How can we help those who are mathematically impaired?  Money counselors have often recommend that people stop depending so much on credit cards and operate more on cash. This does two things. First, it keeps you from spending more than you have. Second, it allows you to visualize what you are spending. It causes more pain to hand someone several $20 bills than to swipe a credit card, because you are actually seeing significant amount of cabbage leave your wallet.

I thought of this problem of innumeracy as I viewed an excellent new graphic produced by a website called xkcd.com. The concept is simple, but the execution was excellent and designed to illustrate various salient political issues.  The result is an highly detailed image that allows you to see the numbers that are affecting our government and our lives.  I invite you to take a few moments (or longer) to visualize thousands, millions and billions of dollars.

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Surprise fireworks

November 18, 2011 | By | Reply More

When I was young, you would only see fireworks on the Fourth of July. Now we commonly see them on New Years Day, at baseball games, and on what seem to be random occasions. Today I saw fireworks outside of my window, and had to check to determine the occasion. It turns out that it’s the Macy’s Holiday Festival of Lights. I suppose it’s yet another excuse to roll back the Christmas buying season. Whatever . . . I did enjoy this display of surprise fireworks; I snapped this photo from my 17th floor office:

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Bottle ban quashed at national parks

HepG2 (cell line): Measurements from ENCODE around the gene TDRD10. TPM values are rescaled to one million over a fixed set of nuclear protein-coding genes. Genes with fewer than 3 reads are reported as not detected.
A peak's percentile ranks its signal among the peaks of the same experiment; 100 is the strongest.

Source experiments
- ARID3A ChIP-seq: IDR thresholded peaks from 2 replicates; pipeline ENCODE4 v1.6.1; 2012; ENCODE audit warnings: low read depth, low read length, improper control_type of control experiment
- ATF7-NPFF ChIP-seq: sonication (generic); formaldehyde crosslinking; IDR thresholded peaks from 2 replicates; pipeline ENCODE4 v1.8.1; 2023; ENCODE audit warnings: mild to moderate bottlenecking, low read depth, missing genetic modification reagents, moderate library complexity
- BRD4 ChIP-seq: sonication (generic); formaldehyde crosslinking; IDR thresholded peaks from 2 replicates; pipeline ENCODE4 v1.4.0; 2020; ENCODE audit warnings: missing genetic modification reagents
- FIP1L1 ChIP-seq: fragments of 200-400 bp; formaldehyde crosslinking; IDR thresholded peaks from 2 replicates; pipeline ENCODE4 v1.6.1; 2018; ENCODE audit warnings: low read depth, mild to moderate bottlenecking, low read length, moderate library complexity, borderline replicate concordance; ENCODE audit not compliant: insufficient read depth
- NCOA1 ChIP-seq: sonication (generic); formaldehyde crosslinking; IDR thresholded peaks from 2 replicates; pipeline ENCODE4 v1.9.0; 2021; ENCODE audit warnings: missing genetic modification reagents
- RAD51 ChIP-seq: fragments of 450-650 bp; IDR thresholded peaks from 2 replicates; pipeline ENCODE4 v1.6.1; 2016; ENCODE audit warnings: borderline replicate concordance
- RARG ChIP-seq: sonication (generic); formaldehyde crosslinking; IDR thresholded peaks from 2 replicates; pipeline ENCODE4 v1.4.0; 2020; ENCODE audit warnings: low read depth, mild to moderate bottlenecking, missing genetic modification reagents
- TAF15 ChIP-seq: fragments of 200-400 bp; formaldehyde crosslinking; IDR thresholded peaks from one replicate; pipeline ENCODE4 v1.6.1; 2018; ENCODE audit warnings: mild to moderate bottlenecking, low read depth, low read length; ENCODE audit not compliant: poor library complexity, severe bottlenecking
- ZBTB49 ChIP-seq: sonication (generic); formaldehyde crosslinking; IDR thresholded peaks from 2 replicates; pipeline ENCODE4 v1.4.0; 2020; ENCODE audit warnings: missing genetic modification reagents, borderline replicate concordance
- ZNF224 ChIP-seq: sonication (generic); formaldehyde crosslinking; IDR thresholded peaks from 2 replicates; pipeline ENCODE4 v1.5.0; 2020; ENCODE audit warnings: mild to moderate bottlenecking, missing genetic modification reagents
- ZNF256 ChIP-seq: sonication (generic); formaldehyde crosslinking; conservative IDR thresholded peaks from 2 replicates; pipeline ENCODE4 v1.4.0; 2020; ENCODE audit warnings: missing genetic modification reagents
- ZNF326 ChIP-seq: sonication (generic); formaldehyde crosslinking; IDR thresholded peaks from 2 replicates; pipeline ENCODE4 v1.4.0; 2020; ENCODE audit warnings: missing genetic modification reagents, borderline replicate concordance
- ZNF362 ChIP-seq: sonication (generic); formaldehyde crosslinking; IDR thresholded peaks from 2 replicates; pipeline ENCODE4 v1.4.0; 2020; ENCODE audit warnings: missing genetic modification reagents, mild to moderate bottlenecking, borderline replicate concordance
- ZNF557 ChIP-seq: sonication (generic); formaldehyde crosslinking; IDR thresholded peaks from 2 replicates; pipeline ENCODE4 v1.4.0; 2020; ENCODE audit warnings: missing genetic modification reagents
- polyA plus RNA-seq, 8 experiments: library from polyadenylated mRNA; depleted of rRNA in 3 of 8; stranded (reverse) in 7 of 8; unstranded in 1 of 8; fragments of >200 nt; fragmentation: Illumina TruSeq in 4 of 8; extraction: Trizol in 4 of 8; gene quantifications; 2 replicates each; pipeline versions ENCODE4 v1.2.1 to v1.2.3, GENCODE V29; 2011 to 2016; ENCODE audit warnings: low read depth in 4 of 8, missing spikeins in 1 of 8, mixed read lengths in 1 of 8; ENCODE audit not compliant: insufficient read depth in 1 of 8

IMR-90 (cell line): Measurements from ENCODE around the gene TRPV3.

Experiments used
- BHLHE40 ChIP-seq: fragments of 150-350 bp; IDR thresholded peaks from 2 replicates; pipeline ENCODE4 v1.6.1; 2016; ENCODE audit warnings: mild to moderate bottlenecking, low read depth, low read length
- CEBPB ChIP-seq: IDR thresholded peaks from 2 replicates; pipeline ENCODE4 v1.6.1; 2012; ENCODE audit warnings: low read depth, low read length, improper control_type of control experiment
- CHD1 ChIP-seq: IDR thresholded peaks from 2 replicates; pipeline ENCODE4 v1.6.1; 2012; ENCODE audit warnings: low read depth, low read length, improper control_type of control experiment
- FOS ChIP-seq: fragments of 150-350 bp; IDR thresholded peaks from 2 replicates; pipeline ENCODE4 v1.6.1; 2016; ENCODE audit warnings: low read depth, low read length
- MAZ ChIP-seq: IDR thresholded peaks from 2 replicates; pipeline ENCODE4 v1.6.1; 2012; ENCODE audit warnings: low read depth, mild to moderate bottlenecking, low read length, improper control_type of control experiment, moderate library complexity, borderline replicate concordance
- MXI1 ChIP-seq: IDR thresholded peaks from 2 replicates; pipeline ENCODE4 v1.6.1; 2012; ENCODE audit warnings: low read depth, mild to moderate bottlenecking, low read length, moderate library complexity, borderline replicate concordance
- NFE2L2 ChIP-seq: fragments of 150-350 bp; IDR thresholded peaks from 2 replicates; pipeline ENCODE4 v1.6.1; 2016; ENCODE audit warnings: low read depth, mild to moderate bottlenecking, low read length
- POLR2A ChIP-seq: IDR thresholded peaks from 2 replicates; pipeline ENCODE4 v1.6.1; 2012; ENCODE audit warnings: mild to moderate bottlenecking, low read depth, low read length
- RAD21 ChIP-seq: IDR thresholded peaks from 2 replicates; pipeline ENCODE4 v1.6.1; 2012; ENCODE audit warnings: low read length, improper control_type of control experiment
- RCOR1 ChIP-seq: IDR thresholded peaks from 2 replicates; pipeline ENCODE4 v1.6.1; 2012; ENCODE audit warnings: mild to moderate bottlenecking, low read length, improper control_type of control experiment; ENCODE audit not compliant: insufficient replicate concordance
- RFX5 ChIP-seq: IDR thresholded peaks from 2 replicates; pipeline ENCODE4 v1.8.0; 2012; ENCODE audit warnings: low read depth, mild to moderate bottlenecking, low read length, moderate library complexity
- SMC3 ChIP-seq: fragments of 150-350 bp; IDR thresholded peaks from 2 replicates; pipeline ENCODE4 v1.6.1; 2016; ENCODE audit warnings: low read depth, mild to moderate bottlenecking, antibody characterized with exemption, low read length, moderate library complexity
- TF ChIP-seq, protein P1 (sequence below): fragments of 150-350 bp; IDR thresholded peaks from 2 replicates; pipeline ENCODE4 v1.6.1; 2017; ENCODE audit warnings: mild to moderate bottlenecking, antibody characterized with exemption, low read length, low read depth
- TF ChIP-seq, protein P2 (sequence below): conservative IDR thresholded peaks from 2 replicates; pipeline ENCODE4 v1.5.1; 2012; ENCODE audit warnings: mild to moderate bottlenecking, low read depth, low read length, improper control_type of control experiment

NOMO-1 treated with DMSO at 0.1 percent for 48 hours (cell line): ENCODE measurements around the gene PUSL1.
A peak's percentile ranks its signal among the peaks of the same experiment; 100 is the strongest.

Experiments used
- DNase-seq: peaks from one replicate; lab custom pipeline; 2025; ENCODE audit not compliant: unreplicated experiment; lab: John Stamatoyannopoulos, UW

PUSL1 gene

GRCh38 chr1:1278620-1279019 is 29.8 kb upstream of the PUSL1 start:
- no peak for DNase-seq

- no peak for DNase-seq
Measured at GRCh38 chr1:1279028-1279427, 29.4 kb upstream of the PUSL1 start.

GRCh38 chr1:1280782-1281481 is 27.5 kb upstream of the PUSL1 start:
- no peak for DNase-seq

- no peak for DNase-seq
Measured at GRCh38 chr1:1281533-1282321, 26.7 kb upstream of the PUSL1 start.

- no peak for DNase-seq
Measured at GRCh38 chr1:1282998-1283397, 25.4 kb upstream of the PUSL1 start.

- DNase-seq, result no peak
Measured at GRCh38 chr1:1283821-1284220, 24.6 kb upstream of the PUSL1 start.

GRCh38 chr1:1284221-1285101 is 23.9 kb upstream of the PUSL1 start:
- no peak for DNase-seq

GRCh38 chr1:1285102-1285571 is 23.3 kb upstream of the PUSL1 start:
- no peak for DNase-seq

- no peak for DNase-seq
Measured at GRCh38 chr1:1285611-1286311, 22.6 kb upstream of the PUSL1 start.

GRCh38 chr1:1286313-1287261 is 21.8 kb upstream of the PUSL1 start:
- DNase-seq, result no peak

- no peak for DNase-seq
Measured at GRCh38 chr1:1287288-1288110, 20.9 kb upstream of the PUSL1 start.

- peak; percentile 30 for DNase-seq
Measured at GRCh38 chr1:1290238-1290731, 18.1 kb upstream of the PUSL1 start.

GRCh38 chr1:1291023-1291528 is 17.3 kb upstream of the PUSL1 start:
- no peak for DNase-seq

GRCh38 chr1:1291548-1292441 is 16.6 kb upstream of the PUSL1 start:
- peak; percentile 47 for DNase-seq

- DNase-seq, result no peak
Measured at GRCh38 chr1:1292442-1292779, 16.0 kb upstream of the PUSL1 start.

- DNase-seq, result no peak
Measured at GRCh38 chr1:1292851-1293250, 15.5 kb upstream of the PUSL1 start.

November 16, 2011 | By | Reply More
Bottle ban quashed at national parks

Banning the sale of disposable water bottles at national parks? Sounds like a good way to preserve the natural beauty of our national parks–and remember that we got along without disposable water bottles for centuries, until about 1990. But banning disposable water bottles means banning Dasani brand water, which is owned by a big company . . .

Weary of plastic litter, Grand Canyon National Park officials were in the final stages of imposing a ban on the sale of disposable water bottles in the Grand Canyon late last year when the nation’s parks chief abruptly blocked the plan after conversations with Coca-Cola, a major donor to the National Park Foundation.

And here’s more information, from Philanthropy News Digest.

And also consider the fact that the tomato paste used on pizza turns pizza into a vegetable, thanks to Congress.

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To spend or not to spend